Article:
Cost Control. Last, and most important, Vendor Neutral Observability Instrumentation won't magically cut costs. I think this is the most important misconception to stop and think about. Because, let's take a step back. Those benefits I mentioned above are real and appealing, but I do wonder, is *that* why end users are so interested in Vendor Neutral Observability Instrumentation? For some, especially power users, maybe. But the underlying motivation for the large majority is pretty obvious to anyone who has ever read a reddit post or twitter thread reply or message board discussion about observability tools, which is this: they’re very expensive and the costs are unexpected .
Some of that cost confusion is the vendors fault. The ability to manage costs at observability vendors is often a second class feature, surprise spikes in billing are common, and negotiations of enterprise contracts are opaque. Even at vendors with better pricing transparency, users often have to tradeoff against heavy handed sampling, rate limiting, or retention periods which are geared toward protecting vendor backends rather than enable user behaviors. This is all pretty explicitly by design. Observability vendors are so richly valued largely because their Net Revenue Retention rates are so freakishly high, often over 130% for customers, meaning that the average customer is not just sticky and spending as much as they have previously, they're spending 30% or 40% more every year than what they spent the year before.
Some of that growth is organic; new teams, environments, new SKUs and products and so on. The classic "Land and Expand" playbook. But some of that growth is from anti-patterns. Explosions in cardinality on metric series because users need the additional dimensions to accomplish the task that looked "as simple as point and click" in the demo. Inability to filter and sample only the metrics and traces and logs they need, inflexibility with retention. Features priced assuming 24/7 usage but only needed once or twice a month. The list goes on. The focus of Observability sales is, by design, upselling, rather than helping users achieve observability and pair down the data they emit into a "single braid of structured data".
And blame also lays at the feet of users. It's all too common for users to simply flip on the "ALL” setting and emit a firehose of data across multiple Observability Signals. Users can't expect both a delightful out of the box experience, and a frugal, carefully curated one. If users are collecting the same error and stacktrace via a span event, a RED metric, a log, and an error tracking Event, they should expect to be billed for it 4 different times. It's up to them to take the time and curate the amount of data they emit and how they emit it.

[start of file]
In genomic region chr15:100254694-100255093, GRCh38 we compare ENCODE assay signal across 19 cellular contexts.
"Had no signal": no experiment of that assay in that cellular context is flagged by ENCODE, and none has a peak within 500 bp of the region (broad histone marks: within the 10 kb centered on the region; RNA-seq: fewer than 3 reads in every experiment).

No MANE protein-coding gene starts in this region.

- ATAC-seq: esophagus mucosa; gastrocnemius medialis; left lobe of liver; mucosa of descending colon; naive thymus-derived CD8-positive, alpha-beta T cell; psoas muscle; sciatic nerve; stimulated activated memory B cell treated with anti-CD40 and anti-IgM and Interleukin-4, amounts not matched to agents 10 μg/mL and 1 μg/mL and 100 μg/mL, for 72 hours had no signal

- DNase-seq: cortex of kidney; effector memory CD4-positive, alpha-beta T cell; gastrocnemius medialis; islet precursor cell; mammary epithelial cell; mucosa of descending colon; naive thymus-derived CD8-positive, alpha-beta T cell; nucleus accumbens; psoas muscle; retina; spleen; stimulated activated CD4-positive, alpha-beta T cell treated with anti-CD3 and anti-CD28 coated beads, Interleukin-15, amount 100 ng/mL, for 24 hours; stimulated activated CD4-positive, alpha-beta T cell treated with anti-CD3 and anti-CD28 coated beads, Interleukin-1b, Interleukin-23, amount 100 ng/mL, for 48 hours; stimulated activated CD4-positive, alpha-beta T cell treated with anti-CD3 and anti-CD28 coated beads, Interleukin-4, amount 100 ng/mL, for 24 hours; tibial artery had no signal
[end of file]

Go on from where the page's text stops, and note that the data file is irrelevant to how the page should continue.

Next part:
While Vendor Neutral Observability Instrumentation may provide useful primitives for controlling these costs, simply having instrumentation that makes it easier to switch vendors will not make it cheaper. The cycles still must be spent by users on understanding, configuring, and applying the instrumentation appropriately. And likewise, while many Vendors may support Vendor Neutral Instrumentation, their core business models, ethics, and cost control posture are still going to be the paramount consideration for users to consider if they want to reduce their Observability costs, regardless of how much cheaper some special discount or pricing structure looks from afar.
Anyway, that’s how I see the world of Vendor Neutral Observability Instrumentation at the moment. There’s a lot to like and some tradeoffs to consider. As always, I am not the cosmos, just an IC who has opinions, but I hope you’ll take my opinions into consideration as folks try to sift through the sales and content marketing floating around Observability.
Thanks for reading,
Thanks for reading A Small, Good Thing! Subscribe for free to receive new posts.